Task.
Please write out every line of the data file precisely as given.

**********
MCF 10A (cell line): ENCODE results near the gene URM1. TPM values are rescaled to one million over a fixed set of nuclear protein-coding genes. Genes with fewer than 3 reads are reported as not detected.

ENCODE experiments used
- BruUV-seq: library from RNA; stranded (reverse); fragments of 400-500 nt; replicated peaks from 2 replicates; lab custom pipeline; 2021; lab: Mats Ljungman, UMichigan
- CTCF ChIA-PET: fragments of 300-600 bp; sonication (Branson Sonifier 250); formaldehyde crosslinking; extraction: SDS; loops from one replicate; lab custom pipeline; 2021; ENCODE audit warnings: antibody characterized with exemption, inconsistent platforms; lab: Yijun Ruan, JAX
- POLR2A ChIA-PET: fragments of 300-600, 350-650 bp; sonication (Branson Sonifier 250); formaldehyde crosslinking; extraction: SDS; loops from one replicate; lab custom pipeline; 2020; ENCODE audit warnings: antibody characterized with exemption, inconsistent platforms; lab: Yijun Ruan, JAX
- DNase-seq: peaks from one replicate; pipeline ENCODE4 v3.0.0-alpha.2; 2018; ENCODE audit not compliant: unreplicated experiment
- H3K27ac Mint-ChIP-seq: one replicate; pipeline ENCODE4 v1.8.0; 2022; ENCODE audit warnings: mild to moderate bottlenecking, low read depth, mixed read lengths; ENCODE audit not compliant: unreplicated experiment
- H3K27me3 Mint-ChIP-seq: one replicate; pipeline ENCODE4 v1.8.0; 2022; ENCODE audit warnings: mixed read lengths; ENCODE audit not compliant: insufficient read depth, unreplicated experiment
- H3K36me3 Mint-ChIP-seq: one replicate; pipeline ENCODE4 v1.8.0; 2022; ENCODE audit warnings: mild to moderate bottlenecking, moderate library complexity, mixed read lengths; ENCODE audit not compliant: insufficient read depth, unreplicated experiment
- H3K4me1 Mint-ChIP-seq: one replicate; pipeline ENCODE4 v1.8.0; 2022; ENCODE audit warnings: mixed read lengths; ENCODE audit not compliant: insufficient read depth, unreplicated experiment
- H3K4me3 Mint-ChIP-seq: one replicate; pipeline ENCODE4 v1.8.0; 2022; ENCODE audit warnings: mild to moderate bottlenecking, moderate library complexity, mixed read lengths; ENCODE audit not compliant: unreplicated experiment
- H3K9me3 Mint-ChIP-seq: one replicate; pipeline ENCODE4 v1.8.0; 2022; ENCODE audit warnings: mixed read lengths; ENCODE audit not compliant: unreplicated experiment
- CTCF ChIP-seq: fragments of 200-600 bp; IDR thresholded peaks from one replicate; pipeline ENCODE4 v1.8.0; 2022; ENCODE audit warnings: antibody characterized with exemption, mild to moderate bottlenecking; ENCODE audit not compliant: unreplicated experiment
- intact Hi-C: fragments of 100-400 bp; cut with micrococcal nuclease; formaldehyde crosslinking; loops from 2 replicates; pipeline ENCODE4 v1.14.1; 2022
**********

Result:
MCF 10A (cell line): ENCODE results near the gene URM1. TPM values are rescaled to one million over a fixed set of nuclear protein-coding genes. Genes with fewer than 3 reads are reported as not detected.

ENCODE experiments used
- BruUV-seq: library from RNA; stranded (reverse); fragments of 400-500 nt; replicated peaks from 2 replicates; lab custom pipeline; 2021; lab: Mats Ljungman, UMichigan
- CTCF ChIA-PET: fragments of 300-600 bp; sonication (Branson Sonifier 250); formaldehyde crosslinking; extraction: SDS; loops from one replicate; lab custom pipeline; 2021; ENCODE audit warnings: antibody characterized with exemption, inconsistent platforms; lab: Yijun Ruan, JAX
- POLR2A ChIA-PET: fragments of 300-600, 350-650 bp; sonication (Branson Sonifier 250); formaldehyde crosslinking; extraction: SDS; loops from one replicate; lab custom pipeline; 2020; ENCODE audit warnings: antibody characterized with exemption, inconsistent platforms; lab: Yijun Ruan, JAX
- DNase-seq: peaks from one replicate; pipeline ENCODE4 v3.0.0-alpha.2; 2018; ENCODE audit not compliant: unreplicated experiment
- H3K27ac Mint-ChIP-seq: one replicate; pipeline ENCODE4 v1.8.0; 2022; ENCODE audit warnings: mild to moderate bottlenecking, low read depth, mixed read lengths; ENCODE audit not compliant: unreplicated experiment
- H3K27me3 Mint-ChIP-seq: one replicate; pipeline ENCODE4 v1.8.0; 2022; ENCODE audit warnings: mixed read lengths; ENCODE audit not compliant: insufficient read depth, unreplicated experiment
- H3K36me3 Mint-ChIP-seq: one replicate; pipeline ENCODE4 v1.8.0; 2022; ENCODE audit warnings: mild to moderate bottlenecking, moderate library complexity, mixed read lengths; ENCODE audit not compliant: insufficient read depth, unreplicated experiment
- H3K4me1 Mint-ChIP-seq: one replicate; pipeline ENCODE4 v1.8.0; 2022; ENCODE audit warnings: mixed read lengths; ENCODE audit not compliant: insufficient read depth, unreplicated experiment
- H3K4me3 Mint-ChIP-seq: one replicate; pipeline ENCODE4 v1.8.0; 2022; ENCODE audit warnings: mild to moderate bottlenecking, moderate library complexity, mixed read lengths; ENCODE audit not compliant: unreplicated experiment
- H3K9me3 Mint-ChIP-seq: one replicate; pipeline ENCODE4 v1.8.0; 2022; ENCODE audit warnings: mixed read lengths; ENCODE audit not compliant: unreplicated experiment
- CTCF ChIP-seq: fragments of 200-600 bp; IDR thresholded peaks from one replicate; pipeline ENCODE4 v1.8.0; 2022; ENCODE audit warnings: antibody characterized with exemption, mild to moderate bottlenecking; ENCODE audit not compliant: unreplicated experiment
- intact Hi-C: fragments of 100-400 bp; cut with micrococcal nuclease; formaldehyde crosslinking; loops from 2 replicates; pipeline ENCODE4 v1.14.1; 2022